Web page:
Deposed champion Manchester City, which finished 11 points behind United in second, received 58.1 million pounds ($88.6 million), according to figures released by the league on Tuesday.
Even finishing last was lucrative, with Queens Park Rangers returning to the second tier after earning 39.8 million pounds ($60.6 million) from TV companies.
The cash paid by overseas broadcasters is split evenly between the 20 topflight teams. Half of the domestic TV income is split evenly, a quarter is shared depending on where a club finishes, and the remaining 25 per cent is distributed depending on how often the team is broadcast live in Britain.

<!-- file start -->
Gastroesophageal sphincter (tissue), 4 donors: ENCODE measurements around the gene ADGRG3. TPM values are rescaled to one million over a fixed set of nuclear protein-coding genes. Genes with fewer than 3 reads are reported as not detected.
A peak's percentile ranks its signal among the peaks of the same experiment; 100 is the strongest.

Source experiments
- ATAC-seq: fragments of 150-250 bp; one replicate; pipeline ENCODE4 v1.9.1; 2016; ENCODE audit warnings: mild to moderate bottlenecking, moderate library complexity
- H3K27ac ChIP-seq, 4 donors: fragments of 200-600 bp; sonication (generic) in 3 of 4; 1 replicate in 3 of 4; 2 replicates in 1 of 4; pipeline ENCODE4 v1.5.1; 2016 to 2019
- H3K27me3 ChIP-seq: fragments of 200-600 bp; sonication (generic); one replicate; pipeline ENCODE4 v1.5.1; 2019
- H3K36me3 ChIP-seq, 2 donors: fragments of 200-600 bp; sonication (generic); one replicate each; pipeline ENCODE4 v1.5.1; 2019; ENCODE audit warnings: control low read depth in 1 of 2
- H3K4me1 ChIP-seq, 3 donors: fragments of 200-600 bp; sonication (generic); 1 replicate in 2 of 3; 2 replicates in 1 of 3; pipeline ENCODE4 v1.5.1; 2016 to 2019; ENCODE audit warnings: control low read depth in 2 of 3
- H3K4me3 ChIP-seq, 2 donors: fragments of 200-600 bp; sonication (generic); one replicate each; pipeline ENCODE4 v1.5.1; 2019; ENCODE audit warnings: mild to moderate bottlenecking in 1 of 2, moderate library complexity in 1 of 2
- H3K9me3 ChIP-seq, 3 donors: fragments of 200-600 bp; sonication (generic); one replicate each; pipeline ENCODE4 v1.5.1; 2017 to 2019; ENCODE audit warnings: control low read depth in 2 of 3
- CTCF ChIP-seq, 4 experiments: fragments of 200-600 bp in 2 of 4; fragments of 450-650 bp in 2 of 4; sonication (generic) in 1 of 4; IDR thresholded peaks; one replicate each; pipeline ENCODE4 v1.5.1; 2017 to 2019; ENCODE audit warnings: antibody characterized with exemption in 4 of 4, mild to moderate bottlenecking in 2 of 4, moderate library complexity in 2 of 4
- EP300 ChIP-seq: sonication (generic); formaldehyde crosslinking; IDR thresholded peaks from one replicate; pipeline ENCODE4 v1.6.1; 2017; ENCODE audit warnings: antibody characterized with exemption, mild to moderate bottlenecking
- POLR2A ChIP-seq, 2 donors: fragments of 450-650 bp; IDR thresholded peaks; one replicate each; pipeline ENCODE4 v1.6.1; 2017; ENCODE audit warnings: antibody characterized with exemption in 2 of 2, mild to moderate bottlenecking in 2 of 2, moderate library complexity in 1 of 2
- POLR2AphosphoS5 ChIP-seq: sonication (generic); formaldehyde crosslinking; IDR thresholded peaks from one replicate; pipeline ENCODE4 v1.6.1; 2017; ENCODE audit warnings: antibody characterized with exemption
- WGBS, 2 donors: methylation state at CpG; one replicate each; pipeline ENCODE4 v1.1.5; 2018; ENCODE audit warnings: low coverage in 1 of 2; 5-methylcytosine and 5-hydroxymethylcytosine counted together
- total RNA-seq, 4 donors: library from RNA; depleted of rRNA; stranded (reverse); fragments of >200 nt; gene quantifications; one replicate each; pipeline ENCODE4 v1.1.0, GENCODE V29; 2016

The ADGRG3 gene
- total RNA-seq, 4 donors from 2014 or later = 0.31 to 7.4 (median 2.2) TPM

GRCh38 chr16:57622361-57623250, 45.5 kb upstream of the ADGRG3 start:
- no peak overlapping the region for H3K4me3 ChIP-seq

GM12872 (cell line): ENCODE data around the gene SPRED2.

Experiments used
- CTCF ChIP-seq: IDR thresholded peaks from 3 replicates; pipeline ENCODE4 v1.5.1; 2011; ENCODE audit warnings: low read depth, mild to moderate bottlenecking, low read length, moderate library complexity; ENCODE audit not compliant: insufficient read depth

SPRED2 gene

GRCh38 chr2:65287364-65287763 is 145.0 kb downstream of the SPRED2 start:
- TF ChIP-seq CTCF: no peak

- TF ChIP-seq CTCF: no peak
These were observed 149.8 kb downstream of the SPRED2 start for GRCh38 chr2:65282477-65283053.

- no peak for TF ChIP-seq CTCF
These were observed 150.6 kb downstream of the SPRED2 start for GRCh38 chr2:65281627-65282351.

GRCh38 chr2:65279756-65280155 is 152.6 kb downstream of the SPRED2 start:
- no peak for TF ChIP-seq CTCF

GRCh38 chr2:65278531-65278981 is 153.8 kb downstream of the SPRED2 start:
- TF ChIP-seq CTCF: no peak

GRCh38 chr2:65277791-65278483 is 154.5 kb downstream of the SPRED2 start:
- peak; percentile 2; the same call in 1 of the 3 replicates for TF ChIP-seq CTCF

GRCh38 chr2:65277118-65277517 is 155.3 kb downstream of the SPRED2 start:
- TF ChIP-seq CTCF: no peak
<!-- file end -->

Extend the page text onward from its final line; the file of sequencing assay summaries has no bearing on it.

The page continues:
That meant fifth-place Tottenham was fourth on the TV revenue standings with 55.9 million pounds ($85.2 million), while third-place Chelsea was fifth with 55 million pounds ($83.8 million).
The Premier League is set to generate 5.5 billion pounds ($8.4 billion) from broadcasters between 2013 and 2016 — 2 billion pounds ($3 billion) more than the three-season deal that has just ended.
The champions could earn 100 million pounds ($152 million) next season from broadcasters.